The Last American Vampire by Seth Grahame-Smith

THE LAST AMERICAN VAMPIRE by SETH GRAHAME-SMITH is an alternate history of America, from the colonies to the present, told by a person who experienced it all: Henry Sturges, the last American vampire.

Henry Sturges has been a major player in many key moments of American history. He came to America as a newly-married twenty-five-year-old Englishman, human and ready to start a new life. He and his wife were members of the Roanoke Colony, who built a fortified settlement in what is now North Carolina. Roanoke is infamously referred to as the Lost Colony – because its more than one hundred inhabitants disappeared without a trace.

The Roanoke Colony, including Henry’s wife, was completely wiped out by a vampire who had come to the New World in order to control it.  He is impressed by Henry’s spirit and decides to save him by turning him into a vampire.

The life of Henry Sturges follows the flow of American history very closely. He watches from a distance, trying not to attract attention, living independently from it until his friendship with Abraham Lincoln convinces him to take part.

THE LAST AMERICAN VAMPIRE is the sequel to Abraham Lincoln: Vampire Hunter, which details Henry’s involvement in Lincoln’s life – from the time when he was a young man to his assassination. The first book focuses on the events surrounding Civil War, with both sides backed by vampires.

Henry is one of the Union vampires, but the Union does end with the war. Vampires like Henry continue to fight to protect mankind at large. They still call themselves the Union far into the 20th century, though their numbers have dwindled considerably.

The novel jumps around through Henry’s history. The conceit of the book is that Grahame-Smith (whose fictional counterpart narrates the book) is pulling from diaries that Henry has kept through the years; he is picking out the most interesting parts and building a narrative of the power struggle behind the scenes of American politics – the strings of which are being pulled by vampires.

Henry spends time in both America and Europe meeting many notable figures throughout his life. Authors like Bram Stoker and Edgar Allan Poe make appearances, along with John D. Rockefeller and Nikola Tesla. Henry and his allies fight against the villains of history, including Jack the Ripper and Rasputin – who are both vampires themselves.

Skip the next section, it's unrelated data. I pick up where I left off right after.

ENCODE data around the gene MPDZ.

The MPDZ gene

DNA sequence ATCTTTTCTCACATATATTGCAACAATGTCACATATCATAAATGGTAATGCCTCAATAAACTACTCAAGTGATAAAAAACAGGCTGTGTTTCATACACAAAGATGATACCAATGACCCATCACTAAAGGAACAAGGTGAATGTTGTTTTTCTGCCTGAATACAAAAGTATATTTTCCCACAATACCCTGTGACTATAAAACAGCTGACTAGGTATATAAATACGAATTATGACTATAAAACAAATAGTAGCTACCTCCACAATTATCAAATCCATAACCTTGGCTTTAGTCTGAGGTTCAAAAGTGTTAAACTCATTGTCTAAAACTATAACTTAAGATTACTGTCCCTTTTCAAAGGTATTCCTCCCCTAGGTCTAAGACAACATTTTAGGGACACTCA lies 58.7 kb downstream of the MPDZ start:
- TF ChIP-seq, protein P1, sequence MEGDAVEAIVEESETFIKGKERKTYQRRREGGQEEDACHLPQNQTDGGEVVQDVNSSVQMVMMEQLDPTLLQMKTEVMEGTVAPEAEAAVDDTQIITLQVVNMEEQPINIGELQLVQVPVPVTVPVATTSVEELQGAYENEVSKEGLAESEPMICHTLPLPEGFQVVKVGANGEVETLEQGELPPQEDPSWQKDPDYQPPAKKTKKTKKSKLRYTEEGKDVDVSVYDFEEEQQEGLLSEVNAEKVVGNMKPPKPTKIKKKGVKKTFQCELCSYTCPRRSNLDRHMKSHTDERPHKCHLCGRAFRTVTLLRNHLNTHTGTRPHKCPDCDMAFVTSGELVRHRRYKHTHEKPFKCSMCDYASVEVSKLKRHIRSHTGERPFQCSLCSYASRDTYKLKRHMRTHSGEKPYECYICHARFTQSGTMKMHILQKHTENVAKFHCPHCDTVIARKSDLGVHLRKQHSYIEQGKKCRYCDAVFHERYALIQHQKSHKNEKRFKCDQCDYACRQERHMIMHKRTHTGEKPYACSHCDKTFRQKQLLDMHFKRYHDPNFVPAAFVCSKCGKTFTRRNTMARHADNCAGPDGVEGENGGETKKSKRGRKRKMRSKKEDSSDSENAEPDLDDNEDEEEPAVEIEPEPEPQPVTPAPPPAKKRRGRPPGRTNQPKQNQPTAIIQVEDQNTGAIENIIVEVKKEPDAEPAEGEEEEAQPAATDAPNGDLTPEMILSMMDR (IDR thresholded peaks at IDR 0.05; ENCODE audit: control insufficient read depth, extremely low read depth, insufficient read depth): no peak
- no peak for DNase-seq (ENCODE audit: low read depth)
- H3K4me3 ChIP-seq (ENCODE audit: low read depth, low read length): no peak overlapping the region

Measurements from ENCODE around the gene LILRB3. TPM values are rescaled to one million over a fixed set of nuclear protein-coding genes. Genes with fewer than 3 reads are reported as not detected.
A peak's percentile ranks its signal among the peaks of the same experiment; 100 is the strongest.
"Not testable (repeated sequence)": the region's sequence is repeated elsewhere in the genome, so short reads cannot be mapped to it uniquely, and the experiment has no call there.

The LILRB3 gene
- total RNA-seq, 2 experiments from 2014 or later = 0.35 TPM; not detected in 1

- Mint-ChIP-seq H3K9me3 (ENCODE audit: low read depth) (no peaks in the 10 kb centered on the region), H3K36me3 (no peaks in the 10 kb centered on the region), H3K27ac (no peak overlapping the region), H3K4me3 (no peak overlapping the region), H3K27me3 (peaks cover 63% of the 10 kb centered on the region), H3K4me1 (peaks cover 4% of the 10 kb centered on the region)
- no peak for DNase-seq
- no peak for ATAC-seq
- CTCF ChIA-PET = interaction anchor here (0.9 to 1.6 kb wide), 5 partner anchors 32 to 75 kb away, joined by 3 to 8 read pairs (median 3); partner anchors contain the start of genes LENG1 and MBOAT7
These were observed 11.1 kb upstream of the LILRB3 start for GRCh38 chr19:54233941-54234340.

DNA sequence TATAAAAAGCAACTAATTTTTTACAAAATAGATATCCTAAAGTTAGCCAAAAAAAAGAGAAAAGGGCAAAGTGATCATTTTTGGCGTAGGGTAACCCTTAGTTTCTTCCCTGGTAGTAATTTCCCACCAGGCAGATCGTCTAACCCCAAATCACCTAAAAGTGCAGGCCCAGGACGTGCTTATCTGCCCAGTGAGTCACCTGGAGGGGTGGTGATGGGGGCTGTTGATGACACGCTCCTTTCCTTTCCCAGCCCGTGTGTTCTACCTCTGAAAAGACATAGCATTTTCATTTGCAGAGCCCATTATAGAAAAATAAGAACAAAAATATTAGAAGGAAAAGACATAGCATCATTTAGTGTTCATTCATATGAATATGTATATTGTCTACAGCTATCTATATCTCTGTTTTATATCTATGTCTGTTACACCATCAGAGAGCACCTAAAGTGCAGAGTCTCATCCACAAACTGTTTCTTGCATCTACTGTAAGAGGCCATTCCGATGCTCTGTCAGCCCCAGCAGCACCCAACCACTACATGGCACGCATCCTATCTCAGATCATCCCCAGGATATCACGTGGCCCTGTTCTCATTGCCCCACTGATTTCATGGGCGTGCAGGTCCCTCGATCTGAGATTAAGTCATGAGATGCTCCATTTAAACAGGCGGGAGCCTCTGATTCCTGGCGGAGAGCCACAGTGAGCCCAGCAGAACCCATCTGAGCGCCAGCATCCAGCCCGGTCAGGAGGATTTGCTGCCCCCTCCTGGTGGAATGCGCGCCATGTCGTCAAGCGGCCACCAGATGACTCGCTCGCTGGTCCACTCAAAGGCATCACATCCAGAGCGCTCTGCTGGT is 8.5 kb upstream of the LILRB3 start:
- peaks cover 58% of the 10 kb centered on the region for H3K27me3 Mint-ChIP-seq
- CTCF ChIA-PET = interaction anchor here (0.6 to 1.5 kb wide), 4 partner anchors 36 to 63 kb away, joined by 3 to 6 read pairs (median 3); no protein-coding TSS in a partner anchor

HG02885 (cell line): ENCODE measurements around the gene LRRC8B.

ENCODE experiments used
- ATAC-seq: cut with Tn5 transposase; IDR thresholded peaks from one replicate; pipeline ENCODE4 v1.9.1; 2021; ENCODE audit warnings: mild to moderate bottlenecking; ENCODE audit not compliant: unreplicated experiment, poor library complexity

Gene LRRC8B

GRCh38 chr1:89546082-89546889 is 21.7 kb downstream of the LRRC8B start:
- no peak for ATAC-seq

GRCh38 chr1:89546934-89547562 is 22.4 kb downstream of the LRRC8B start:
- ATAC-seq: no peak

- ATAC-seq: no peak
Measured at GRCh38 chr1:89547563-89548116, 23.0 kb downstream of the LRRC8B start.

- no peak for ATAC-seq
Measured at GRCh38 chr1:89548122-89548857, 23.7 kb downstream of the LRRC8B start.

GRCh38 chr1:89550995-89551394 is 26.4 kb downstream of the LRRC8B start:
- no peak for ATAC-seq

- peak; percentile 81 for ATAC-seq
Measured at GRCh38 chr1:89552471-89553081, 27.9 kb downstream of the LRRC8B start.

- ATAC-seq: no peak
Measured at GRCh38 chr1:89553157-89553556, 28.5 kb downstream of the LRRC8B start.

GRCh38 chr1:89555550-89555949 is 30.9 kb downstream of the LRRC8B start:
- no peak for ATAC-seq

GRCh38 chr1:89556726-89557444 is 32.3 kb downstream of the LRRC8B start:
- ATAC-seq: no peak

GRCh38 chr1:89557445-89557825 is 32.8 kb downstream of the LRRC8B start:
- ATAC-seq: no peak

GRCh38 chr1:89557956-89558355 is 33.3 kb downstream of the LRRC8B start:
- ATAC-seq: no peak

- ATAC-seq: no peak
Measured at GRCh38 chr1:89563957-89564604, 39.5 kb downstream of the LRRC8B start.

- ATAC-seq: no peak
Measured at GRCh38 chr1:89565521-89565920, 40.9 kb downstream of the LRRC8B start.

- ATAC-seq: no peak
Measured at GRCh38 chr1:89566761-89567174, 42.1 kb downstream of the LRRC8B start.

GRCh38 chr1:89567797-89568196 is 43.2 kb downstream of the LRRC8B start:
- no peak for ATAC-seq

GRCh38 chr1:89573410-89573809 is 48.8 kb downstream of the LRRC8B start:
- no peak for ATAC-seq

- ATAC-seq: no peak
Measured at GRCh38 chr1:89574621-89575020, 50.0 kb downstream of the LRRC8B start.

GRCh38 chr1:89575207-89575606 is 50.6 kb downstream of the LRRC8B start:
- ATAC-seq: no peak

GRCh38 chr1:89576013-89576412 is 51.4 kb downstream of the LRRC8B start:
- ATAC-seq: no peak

As a result of his involvement as an advisor to Abraham Lincoln, Henry is coerced into working for multiple presidents and repeatedly conscripted into armies. The American government knows exactly what Henry is, and they rarely hesitate to use him. America wouldn’t be the same without Henry Sturges.

The book is filled with photographs, which add to its sense of historical weight. It contains letters, telegraph transpositions, newspaper clippings, and email. Excerpts directly from Henry’s diary are also used liberally, to get a sense of what Henry was feeling at the time.

The pseudo-realism of the book is very engaging, and although the book looks like nonfiction – right down to its footnotes – it reads like a novel.

The line between real and imaginary is thinnest at this time of year, and I think there are few better ways to embrace that than by reading supernatural fiction. This book is action-packed and fun, while also being somewhat gruesome (as most vampire fiction tends to be). So, if you’re looking for something to quench your thirst for the supernatural, give THE LAST AMERICAN VAMPIRE a try.

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